2010-11 Catalog

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Offering Description

Individual Study: Legislative Internship

Winter and Spring quarters

Faculty: Lin Nelson sociology

Fields of Study: community studies, environmental studies, government, law and public policy, political science and sociology

Winter: CRN (Credit) Level 20369 (16) Jr - Sr; 20370 (16) Jr - Sr  Signature Required Students must have applied to and been accepted into the Legislative Internship Program.  

Spring: Enrollment Closed  CRN (Credit) Level 30396 (1-16) Jr - Sr; 30397 (1-16) Jr - Sr; 30398 (16) Jr - Sr; 30399 (16) Jr - Sr  

Credits: 16(W); 16(S)

Variable Credit Options: 8- or 16-credit options available in Spring.

Class Standing: Junior - Senior

Offered During: Day

Prerequisites: One year of college-level social science, public policy or interdisciplinary study.


This program will explore the broad conditions that shape legislation. We will examine models, evidence and debates about the sources, causal connections and impacts of evolving systems of law, regulation, governance and a broad array of community response. Each student will be learning through work as an intern with a legislator and her or his staff. This will involve intensive staff-apprenticeship activities, especially legislative research and draft development, bill-tracking and constituent correspondence.

Students apply to become interns for the 2011 Washington State Legislative session in the fall of 2010. Information sessions on the Internship Program will be held spring quarter and in early October. The Academic Advising Office will inform students about the process, with applications due mid-to-late October. Applications are available online through www.leg.wa.gov/internships. Students who submit a complete application will be interviewed and informed of acceptance by late November. Each student accepted into the Internship Program will develop an internship learning contract, profiling legislative responsibilities and linkages to academic development.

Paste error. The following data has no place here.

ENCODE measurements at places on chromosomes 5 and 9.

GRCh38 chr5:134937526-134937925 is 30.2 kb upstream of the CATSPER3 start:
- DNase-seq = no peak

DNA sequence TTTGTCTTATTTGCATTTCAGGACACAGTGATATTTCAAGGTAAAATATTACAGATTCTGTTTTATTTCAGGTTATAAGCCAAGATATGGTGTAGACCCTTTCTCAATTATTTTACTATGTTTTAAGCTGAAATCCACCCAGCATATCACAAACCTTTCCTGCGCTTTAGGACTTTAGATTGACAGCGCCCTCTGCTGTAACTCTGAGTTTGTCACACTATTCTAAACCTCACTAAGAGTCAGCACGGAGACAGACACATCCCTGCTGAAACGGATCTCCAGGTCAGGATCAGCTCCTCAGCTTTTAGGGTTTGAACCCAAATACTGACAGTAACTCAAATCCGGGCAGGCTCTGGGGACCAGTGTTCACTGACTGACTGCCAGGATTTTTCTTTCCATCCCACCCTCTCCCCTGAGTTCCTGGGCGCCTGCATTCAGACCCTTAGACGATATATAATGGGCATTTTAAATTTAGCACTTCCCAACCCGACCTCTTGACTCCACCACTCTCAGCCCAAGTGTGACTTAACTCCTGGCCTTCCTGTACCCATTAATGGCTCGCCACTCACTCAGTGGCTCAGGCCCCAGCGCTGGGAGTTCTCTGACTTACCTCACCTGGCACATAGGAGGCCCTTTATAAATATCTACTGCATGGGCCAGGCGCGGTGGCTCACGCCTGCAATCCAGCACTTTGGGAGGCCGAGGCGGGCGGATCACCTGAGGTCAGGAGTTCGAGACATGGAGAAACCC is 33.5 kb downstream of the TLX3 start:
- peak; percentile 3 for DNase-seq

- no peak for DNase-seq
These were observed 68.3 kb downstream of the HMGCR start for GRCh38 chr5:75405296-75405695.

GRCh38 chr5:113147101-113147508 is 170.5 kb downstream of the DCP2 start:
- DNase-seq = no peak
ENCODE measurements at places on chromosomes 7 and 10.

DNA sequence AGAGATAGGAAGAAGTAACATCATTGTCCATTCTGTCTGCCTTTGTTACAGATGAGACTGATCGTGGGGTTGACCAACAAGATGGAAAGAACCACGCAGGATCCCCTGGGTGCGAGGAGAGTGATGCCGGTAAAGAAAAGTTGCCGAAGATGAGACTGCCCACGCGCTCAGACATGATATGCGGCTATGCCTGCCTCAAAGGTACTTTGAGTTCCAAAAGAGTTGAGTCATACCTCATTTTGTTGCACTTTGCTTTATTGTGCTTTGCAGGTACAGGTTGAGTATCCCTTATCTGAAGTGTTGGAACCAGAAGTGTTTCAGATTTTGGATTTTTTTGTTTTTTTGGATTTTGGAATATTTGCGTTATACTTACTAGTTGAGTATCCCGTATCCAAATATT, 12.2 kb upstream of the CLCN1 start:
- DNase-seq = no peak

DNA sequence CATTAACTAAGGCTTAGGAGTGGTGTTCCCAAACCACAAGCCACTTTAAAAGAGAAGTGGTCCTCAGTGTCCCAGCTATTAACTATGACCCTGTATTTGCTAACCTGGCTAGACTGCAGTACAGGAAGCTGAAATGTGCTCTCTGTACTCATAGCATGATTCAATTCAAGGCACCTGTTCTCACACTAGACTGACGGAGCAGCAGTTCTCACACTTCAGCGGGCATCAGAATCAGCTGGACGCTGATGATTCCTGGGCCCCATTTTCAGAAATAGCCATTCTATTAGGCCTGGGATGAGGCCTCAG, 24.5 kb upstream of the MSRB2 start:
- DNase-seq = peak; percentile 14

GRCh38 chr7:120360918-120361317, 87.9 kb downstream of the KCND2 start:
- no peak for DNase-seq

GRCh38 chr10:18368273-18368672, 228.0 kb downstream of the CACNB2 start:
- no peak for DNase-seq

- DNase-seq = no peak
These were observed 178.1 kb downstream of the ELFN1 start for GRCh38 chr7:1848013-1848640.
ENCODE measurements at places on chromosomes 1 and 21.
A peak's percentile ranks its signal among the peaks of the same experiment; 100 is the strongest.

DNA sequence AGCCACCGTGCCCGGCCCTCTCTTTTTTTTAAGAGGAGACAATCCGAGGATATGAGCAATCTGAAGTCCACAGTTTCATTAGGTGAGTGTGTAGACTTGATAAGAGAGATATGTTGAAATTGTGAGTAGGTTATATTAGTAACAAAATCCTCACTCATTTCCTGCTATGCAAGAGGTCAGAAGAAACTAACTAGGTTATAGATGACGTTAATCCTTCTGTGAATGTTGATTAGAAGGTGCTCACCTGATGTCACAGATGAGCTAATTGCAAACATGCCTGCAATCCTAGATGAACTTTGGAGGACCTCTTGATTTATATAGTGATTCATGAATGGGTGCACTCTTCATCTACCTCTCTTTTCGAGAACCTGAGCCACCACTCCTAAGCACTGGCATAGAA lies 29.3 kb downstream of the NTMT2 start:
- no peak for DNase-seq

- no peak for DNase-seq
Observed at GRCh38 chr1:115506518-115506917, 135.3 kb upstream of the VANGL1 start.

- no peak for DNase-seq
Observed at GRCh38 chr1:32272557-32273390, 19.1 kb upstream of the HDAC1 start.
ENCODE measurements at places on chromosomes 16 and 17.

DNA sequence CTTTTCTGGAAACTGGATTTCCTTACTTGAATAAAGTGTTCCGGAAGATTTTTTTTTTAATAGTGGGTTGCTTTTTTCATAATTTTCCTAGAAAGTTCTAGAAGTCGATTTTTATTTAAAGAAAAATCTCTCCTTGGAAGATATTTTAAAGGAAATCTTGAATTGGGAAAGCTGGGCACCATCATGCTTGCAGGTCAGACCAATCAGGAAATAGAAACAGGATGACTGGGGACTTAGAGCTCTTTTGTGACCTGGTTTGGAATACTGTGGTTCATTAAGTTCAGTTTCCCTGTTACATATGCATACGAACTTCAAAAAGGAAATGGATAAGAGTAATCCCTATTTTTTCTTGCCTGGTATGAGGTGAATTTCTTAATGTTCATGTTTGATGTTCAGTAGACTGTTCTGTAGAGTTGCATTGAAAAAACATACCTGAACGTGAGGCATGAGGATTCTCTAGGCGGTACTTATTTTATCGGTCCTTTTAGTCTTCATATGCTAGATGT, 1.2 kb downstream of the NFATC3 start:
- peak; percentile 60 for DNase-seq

Each student intern will translate her or his activities in the Legislature into analytic and reflective writing about the challenges, learning and implications of the work; students will be making presentations about their learning and participate in various workshops. Each intern will keep a journal, submitted to the faculty sponsor on a regular basis, and a portfolio of all materials related to the legislative work.

Students will learn through a range of approaches - internship responsibilities in a regular work-week, guest presentations, seminars, visits and collaborations with regional officials and activists. Drawing broadly from the social sciences, we will discuss relevant concepts and issues. We will explore relationships between elected officials, legislative staff, registered lobbyists, non-governmental organizations, citizen activists and district constituents. Interns will participate in mock hearings, a floor debate on current legislative issues and a session on budget development.

The 2010-11 session will involve student-interns for both winter and spring quarters. Each quarter will comprise a different 16-credit contract. In the spring quarter, students can develop an 8-credit Legislative Internship Contract, augmented by another 8-credit project or program. Or, they may sustain a full 16-credit internship for spring quarter, involving specific post-session research and writing. Student performance for the two-quarter internship is evaluated by the faculty sponsor, field supervisors and legislative office staff. Student participation involves discussion in workshops, public speaking, analysis and writing, and the array of legislative responsibilities.

Maximum Enrollment: 25

May be offered again in: 2011-12

Preparatory for studies or careers in: community studies, government, law, political science,  public interest advocacy, public policy, social issues, and sociology.

Campus Location: Olympia

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